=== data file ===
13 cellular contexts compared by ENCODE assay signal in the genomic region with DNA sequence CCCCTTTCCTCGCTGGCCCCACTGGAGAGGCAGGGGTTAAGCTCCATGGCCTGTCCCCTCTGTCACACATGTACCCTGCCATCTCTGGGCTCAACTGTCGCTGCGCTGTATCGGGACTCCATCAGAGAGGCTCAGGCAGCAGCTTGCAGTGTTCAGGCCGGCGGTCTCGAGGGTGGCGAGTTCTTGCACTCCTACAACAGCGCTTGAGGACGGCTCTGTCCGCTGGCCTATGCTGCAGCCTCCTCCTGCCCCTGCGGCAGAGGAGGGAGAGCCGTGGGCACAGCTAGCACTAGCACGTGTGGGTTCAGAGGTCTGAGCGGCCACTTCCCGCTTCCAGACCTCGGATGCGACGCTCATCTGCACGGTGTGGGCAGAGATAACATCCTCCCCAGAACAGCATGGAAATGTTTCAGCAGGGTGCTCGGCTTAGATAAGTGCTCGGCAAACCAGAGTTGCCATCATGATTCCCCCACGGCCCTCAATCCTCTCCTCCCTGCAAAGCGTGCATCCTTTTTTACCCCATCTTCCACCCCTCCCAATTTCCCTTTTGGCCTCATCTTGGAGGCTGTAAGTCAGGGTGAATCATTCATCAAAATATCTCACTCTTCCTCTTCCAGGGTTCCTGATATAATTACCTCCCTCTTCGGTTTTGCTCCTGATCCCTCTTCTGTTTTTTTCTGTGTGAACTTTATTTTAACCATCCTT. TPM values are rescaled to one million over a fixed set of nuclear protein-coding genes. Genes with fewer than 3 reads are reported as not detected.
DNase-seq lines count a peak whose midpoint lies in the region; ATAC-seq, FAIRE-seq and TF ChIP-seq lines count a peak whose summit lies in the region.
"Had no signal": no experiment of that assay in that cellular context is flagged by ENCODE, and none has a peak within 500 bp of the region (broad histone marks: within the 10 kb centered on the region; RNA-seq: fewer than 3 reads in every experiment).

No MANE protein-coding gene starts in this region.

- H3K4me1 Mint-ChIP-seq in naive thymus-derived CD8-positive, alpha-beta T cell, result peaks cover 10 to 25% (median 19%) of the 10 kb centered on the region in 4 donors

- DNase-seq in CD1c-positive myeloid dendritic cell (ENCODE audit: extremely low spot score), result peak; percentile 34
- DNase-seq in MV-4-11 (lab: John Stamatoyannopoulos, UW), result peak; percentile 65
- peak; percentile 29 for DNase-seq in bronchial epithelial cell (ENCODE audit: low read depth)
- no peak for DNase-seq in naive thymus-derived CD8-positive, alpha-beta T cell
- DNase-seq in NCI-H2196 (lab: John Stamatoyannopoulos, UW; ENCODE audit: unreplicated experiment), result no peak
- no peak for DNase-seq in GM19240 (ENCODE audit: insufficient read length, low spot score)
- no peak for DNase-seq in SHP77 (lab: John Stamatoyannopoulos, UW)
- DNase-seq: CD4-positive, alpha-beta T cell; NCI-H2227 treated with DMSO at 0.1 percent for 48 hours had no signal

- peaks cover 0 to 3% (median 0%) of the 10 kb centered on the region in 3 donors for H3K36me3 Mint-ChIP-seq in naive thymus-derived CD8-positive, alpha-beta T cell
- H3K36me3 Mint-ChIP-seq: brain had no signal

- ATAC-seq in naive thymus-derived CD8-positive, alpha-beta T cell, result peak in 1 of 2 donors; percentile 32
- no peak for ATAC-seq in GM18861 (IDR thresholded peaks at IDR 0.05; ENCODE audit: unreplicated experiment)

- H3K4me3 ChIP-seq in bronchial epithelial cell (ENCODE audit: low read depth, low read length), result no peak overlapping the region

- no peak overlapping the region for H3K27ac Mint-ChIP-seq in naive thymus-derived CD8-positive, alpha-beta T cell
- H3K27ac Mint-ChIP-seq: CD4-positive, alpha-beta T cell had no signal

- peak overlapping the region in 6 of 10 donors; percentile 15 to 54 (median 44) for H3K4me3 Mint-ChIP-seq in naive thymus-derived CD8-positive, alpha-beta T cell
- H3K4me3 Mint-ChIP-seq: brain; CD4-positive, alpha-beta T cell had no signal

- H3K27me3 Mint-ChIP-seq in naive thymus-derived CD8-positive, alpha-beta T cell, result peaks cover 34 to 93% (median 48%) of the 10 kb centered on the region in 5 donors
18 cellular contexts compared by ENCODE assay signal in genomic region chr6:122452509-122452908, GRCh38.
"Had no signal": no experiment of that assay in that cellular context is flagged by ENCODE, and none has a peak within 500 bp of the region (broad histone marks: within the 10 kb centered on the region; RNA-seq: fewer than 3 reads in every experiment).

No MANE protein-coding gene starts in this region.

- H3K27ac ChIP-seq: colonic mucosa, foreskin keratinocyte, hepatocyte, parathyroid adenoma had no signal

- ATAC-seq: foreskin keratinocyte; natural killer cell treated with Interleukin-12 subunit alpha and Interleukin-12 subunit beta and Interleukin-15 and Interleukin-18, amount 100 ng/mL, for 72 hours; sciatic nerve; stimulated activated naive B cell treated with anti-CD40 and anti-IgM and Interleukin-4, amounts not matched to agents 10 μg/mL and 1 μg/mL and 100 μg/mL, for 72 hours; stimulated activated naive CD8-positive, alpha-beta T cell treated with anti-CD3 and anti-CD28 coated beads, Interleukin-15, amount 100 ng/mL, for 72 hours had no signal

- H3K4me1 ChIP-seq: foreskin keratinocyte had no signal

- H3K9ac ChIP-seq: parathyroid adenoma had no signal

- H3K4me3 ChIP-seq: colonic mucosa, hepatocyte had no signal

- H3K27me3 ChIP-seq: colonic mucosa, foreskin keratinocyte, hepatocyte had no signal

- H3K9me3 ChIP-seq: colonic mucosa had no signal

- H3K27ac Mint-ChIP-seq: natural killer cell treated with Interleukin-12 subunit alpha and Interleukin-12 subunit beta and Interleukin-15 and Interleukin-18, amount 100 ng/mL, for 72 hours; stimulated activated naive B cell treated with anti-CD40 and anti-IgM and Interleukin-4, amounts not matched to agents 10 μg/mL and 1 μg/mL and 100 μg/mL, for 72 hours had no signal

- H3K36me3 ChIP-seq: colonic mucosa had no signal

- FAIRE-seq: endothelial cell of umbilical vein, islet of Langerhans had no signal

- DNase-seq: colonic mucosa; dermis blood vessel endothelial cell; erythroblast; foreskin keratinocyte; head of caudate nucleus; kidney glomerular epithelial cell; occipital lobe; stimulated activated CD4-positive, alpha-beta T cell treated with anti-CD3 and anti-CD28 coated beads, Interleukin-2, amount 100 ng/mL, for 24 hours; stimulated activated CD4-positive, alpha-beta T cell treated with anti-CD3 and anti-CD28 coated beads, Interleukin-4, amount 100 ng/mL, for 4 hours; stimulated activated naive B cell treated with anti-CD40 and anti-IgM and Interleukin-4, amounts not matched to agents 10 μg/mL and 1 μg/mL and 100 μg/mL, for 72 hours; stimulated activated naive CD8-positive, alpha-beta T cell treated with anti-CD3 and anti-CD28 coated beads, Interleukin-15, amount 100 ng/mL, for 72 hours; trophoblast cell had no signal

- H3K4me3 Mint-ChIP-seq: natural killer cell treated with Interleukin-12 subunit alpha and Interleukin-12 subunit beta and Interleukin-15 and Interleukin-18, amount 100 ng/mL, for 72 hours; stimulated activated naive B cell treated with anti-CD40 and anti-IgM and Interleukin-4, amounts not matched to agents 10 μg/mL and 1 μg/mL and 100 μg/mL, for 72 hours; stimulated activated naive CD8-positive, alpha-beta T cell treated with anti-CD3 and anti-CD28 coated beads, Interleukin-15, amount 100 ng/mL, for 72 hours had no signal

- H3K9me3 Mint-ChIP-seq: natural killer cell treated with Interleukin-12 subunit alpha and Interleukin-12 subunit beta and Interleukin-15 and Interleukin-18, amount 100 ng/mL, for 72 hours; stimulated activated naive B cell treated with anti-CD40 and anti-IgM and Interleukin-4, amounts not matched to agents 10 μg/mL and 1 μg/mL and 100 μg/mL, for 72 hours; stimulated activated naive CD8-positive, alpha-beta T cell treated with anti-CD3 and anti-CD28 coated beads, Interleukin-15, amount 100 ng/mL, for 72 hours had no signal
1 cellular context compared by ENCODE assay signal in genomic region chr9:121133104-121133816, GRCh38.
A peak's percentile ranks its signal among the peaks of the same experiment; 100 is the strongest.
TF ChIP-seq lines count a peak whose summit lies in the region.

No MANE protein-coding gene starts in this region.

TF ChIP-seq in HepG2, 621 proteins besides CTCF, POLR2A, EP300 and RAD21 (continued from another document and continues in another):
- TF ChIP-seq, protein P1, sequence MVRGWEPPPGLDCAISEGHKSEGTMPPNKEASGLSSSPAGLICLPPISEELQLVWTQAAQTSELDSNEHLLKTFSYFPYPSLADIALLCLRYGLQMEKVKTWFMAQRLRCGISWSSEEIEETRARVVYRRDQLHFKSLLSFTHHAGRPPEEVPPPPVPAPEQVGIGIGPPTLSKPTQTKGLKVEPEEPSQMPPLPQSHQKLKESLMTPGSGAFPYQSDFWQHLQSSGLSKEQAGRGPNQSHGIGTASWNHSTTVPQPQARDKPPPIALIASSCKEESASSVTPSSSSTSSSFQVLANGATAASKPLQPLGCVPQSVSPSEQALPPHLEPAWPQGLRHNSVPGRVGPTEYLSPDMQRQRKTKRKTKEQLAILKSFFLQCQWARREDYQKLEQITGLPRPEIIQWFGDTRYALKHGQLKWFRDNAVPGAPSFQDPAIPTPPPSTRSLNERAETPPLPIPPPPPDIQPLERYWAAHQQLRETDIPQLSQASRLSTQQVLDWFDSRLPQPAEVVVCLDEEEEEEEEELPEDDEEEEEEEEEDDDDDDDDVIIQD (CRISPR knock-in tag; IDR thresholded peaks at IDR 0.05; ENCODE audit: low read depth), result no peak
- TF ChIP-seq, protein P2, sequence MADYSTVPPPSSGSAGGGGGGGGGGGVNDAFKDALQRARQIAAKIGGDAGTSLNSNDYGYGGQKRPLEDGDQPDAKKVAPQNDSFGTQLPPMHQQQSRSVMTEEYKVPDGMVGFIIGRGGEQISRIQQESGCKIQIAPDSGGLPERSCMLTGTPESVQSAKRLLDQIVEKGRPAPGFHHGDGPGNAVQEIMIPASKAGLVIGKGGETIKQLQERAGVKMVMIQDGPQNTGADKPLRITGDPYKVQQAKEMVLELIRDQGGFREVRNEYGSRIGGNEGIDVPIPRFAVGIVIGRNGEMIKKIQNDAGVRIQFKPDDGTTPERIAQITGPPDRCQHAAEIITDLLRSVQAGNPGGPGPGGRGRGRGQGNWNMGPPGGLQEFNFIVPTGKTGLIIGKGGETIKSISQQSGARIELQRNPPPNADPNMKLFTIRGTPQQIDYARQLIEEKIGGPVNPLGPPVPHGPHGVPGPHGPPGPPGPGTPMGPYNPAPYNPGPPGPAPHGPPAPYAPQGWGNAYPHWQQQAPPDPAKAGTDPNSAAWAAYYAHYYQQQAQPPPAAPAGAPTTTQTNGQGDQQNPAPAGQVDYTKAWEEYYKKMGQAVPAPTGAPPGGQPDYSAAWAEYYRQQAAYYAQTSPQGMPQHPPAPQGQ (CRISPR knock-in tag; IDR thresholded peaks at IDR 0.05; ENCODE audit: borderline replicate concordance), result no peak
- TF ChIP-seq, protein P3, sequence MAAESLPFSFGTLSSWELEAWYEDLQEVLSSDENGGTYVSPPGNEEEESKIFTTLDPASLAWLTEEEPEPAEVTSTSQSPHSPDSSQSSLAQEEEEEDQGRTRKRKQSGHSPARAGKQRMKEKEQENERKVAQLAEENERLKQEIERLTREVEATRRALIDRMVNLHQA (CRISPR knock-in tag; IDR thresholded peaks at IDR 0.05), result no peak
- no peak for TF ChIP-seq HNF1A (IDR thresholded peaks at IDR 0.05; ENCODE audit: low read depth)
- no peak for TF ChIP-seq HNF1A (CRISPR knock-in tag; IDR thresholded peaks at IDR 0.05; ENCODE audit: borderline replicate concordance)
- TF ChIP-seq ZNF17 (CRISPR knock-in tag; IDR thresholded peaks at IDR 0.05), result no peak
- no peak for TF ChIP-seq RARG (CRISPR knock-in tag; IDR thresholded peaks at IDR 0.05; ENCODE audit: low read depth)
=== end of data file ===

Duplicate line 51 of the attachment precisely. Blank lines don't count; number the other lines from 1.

- no peak for TF ChIP-seq RARG (CRISPR knock-in tag; IDR thresholded peaks at IDR 0.05; ENCODE audit: low read depth)